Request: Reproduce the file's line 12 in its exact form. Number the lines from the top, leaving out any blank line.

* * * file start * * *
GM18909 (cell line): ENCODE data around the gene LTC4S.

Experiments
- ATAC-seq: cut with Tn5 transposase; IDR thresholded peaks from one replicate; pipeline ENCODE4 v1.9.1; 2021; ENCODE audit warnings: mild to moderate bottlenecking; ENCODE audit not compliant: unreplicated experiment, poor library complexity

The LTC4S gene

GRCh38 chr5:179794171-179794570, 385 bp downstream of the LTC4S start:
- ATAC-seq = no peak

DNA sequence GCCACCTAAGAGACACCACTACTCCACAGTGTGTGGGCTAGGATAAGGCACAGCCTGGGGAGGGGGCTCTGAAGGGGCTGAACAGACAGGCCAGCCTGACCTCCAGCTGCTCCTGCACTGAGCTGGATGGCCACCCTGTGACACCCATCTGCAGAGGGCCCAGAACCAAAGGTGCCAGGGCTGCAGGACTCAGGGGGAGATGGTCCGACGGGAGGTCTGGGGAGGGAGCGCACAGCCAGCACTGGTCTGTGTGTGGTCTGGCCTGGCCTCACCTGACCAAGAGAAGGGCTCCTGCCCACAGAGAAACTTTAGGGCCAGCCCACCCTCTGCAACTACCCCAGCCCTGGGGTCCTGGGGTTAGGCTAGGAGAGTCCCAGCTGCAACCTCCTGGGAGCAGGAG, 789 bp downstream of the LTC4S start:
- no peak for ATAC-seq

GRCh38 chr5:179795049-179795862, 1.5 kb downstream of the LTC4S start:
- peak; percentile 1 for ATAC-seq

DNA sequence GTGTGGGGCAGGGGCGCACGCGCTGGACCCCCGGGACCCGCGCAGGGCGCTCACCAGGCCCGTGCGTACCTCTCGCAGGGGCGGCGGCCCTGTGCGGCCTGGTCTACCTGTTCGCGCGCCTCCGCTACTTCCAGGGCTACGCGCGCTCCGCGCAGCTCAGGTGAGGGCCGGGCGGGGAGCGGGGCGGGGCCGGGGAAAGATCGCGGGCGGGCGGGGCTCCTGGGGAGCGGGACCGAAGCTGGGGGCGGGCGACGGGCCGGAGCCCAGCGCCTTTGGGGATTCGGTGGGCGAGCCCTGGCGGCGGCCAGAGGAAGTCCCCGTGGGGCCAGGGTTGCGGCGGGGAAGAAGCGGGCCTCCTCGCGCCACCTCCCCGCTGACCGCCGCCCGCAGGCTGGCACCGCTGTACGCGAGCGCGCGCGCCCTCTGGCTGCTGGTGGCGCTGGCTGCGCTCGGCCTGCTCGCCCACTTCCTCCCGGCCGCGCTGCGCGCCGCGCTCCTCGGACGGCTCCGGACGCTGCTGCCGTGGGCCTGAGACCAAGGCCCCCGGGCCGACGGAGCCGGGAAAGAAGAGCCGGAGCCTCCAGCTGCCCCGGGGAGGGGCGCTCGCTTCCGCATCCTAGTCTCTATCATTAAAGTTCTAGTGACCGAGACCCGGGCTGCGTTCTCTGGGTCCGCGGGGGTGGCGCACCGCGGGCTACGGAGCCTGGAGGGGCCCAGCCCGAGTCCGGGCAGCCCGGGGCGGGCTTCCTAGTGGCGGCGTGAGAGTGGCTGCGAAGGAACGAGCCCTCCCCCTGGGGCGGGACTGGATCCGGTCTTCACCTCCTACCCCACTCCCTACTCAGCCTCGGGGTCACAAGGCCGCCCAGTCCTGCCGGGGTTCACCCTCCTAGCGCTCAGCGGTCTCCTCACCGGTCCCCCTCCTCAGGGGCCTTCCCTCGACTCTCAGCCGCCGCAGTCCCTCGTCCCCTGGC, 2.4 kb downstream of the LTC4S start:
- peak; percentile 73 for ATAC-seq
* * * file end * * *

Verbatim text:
- peak; percentile 73 for ATAC-seq